Modern quiltingModern Quilting Blog

In this new showcase I’m featuring four Modern Quilters that you will love!

Michael Ross

 I am a Contemporary Abstract Artist currently working in the medium of quilts. 

Early in my quilt work I realized that in order to have the palette I wanted, I needed to learn to dye fabric. Over the past 5 years I have studied with Carol Soderlund @carol_sode. Her classes provided me with an extensive base of knowledge. This Fall, I will be finishing 5 years of working with Nancy Crow and her 20 week series of Advanced Composition classes. While Carol showed me how to achieve the colors I wanted, Nancy opened my eyes as to how to effectively use those colors in my art. I have also had two classes with Sheila Frampton Cooper @sheilaframptoncooper. Sheila and Nancy are completely different teachers and create very different art, but the contrast has helped me to switch gears when I want and to recognize what is important to me in my art. 

 My inspiration is based on color rather than a particular design element or style. I work from a palette of approximately 300 colors. I enjoy using many colors in the same composition and over the years I’ve moved from having a favorite color to discovering what colors can be combined in unexpected and interesting ways. 

The pictures that follow show a range of my working methods. I sometimes start with a small Black and White sewn sketch as inspiration and use portions of it to create units in various value combinations. I also enjoy making scrap quilts and love the result of taking pieces of fabric and slowly joining them into a larger composition. Lately, I’ve started to challenge myself by setting limits of only using ruler cuts at 45 or 90 degrees in a limited palette. 

 Regardless of my plan or inspiration, there are challenges throughout each composition. And despite those challenges, I continue to show up because there is no feeling like the first time I start seeing those sewn pieces of fabric begin to tell me what they are and what they want to be. Thanks to Carolina for this post and thanks for your time! 


Diana Bennet

My name is Diana Bennet, a Canadian Fibre Artist. I have always loved fabric and fibre and for many years I was a weaver who created one of a kind garments and sold them at Art Shows.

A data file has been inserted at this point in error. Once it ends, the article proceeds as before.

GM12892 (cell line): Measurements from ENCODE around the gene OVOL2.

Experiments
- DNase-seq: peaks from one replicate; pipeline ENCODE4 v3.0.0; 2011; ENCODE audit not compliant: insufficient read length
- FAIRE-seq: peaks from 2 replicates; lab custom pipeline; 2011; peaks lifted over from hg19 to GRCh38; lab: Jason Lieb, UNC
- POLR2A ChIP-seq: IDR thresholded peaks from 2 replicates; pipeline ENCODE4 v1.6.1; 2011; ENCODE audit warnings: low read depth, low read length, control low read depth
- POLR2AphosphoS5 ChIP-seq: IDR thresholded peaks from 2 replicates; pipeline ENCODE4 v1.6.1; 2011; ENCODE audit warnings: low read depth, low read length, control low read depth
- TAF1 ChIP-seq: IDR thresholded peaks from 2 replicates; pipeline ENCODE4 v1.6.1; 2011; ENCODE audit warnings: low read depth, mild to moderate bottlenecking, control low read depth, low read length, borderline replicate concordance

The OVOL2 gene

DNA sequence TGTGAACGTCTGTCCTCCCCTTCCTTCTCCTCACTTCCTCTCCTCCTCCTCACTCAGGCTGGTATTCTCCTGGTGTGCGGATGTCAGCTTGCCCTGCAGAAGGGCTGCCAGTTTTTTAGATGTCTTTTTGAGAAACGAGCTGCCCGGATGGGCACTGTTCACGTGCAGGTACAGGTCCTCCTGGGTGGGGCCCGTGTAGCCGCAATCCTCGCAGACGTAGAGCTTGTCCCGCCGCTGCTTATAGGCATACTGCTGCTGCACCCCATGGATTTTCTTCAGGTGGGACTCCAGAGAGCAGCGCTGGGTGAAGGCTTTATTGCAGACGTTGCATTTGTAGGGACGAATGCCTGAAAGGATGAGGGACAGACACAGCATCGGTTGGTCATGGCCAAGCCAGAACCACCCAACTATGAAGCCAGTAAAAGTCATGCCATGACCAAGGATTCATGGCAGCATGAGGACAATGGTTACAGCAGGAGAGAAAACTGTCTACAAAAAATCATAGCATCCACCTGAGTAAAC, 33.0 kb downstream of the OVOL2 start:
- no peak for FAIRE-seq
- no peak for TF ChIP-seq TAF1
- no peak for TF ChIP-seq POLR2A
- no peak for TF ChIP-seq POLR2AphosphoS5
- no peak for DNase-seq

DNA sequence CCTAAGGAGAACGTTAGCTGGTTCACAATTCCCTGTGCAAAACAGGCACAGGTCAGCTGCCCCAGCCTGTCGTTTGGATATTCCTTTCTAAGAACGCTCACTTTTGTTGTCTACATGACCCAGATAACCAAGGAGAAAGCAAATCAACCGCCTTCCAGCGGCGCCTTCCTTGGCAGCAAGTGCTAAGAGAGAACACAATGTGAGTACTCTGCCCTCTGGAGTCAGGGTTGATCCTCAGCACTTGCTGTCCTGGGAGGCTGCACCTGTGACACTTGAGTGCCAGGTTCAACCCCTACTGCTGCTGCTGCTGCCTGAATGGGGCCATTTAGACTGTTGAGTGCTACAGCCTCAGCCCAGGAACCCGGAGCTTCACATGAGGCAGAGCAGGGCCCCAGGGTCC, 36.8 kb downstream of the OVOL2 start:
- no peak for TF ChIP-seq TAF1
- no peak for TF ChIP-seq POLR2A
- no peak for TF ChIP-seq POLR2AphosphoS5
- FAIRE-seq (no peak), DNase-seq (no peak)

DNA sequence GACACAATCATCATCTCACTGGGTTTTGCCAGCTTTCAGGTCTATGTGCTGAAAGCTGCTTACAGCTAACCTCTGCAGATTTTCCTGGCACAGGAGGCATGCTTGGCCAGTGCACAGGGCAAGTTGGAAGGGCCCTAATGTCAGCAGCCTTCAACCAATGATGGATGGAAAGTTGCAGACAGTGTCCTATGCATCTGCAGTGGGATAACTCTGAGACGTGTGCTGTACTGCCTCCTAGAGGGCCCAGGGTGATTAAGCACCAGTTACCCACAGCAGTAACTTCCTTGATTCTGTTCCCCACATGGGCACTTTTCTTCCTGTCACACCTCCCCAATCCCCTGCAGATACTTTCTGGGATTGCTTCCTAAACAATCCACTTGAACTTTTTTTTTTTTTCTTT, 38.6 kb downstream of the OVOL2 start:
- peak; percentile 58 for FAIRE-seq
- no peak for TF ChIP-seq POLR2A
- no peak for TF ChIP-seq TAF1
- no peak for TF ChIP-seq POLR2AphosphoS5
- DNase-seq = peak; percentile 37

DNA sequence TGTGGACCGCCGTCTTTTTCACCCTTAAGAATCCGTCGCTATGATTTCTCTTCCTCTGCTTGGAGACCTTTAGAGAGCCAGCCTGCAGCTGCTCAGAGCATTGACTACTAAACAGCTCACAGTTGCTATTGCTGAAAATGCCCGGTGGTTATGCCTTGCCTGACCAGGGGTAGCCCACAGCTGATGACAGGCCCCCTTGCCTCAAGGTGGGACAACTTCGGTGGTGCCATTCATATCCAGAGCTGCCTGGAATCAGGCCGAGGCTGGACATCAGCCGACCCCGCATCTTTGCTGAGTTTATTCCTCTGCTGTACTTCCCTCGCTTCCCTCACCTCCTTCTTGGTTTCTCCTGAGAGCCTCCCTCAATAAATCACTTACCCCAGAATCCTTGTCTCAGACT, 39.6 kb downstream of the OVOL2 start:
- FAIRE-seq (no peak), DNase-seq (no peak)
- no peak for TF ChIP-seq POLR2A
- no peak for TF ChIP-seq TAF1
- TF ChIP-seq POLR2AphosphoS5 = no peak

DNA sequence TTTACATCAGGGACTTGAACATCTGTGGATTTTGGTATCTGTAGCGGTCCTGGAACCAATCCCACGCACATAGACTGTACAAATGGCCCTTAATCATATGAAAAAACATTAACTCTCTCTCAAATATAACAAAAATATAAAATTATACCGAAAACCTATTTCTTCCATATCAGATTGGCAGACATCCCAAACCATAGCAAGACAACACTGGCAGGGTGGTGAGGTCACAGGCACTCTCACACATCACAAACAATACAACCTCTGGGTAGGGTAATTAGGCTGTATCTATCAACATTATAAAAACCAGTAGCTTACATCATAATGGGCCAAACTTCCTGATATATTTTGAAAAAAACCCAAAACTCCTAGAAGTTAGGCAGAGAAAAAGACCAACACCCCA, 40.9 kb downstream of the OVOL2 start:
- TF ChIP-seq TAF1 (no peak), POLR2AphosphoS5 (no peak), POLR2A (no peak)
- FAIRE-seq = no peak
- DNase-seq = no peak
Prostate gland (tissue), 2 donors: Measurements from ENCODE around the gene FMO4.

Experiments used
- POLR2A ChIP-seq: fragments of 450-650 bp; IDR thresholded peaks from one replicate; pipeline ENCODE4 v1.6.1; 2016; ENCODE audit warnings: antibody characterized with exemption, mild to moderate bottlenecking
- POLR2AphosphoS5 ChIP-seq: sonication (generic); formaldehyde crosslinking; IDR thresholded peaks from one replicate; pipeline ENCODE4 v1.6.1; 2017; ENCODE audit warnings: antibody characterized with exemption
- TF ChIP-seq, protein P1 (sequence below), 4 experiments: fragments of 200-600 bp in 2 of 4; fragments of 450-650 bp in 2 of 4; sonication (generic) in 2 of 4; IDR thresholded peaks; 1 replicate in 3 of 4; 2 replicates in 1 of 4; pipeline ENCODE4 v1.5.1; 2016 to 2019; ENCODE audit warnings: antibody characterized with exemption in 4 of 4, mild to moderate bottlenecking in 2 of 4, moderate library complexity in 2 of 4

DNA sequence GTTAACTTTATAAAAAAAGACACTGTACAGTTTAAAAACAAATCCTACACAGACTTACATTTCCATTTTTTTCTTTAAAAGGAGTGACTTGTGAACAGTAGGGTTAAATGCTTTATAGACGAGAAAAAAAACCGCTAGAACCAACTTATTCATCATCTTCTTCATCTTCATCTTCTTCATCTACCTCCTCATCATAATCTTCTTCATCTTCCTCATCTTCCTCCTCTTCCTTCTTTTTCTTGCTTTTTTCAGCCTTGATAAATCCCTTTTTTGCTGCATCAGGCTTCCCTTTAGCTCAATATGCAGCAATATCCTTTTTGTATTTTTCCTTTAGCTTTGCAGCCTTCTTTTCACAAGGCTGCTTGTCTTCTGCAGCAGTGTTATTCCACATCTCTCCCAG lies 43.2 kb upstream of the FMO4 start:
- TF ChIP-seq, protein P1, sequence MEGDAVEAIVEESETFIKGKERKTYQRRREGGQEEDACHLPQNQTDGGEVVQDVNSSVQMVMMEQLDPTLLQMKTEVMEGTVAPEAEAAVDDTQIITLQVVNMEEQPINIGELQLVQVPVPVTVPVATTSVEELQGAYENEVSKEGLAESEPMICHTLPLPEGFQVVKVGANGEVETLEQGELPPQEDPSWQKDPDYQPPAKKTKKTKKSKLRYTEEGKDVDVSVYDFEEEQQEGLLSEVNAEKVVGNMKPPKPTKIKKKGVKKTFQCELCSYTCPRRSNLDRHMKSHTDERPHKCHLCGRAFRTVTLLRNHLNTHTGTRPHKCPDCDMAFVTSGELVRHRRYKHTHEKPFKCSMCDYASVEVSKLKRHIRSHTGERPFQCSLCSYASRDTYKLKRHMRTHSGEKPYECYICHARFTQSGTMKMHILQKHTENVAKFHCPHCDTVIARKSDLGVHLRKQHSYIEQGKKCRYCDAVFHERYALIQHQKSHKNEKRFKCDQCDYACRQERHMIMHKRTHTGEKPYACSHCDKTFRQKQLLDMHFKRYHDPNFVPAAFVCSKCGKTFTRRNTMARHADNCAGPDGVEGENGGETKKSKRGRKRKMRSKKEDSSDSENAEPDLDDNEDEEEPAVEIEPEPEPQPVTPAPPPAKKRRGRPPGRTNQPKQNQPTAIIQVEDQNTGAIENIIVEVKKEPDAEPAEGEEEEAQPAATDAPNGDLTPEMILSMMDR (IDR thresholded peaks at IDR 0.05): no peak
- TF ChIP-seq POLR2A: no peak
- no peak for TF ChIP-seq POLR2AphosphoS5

In the late 1990’s, I was looking for a new way to express myself and when I noticed all the new ideas and products available to embellish cloth, I knew I had found my “niche”. I had tried traditional quilting but found that I was always trying to change the pattern, Although I love the look of traditional quilts and appreciate all the hand work that goes into creating them, I knew this art form was not for me. Instead, I pursued fibre arts and began experimenting with all the ideas and products available. Originally, I was self taught but gradually joined some guillds and found that it was a wonderful way to  share ideas and spend time with like minded people. I have attended many conferences over the years in Canada and the U.S.A and appreciate all the techniques I learned and the people I have met. I have enjoyed the many wonderful instructors that I have taken classes from such as Anna Hergert, Mary Pal and  Amanda McAvour to name a few. 

Regarding how I work and what I love to do, first and formost I love bright colours and all the excitement they bring.  Warm colours such as reds and oranges are my favorites but really I love all colours. Most of the time, I do not have a plan, just an idea that eventually leads me in a direction to experiment with. I usually learn something new even if I’m not happy with the results. I love to create with small bits of fabric, sometimes layering them and cutting them away, exposing the fabrics  underneath. 

Some of the techniques I use to embellish and create texture are hand stitching, embroidery, French knots being one of my favorites and beading. Other methods and techniques for visual interest are sheer fabrics,  painted laces, hand felting, netting, fusing, Angelina fibers, yarns and ribbons. I love any technique  that will enhance and embellish the cloth to achieve the result I am looking for. Sometimes wonderful surprises happen that you weren’t expecting and end up being better than the original plan. Lately I have been experimenting with eco printing and cyanotype. You never know what the result will be and for me that is part of the fun. 

I can’t ever imagine leaving this art form behind to pursue another as there is always something new to explore and learn. 


Holly Clarke

I am a graphic designer and modern quilter from Winnipeg, Canada. I have been sewing since the late ’90s when I studied fine arts and graphic design at the University of Manitoba. I learned how to sew so that I could combine a variety of textiles with found objects in my projects. I used my sewing skills and my love of fabric to create a trendy hat business that helped me pay my way through university and many years later, I started a baby clothing company called Small Potatoes, which I still operate today. In 2017 I discovered the world of modern quilting. I was instantly smitten by the intersection of shape, colour, and fabric.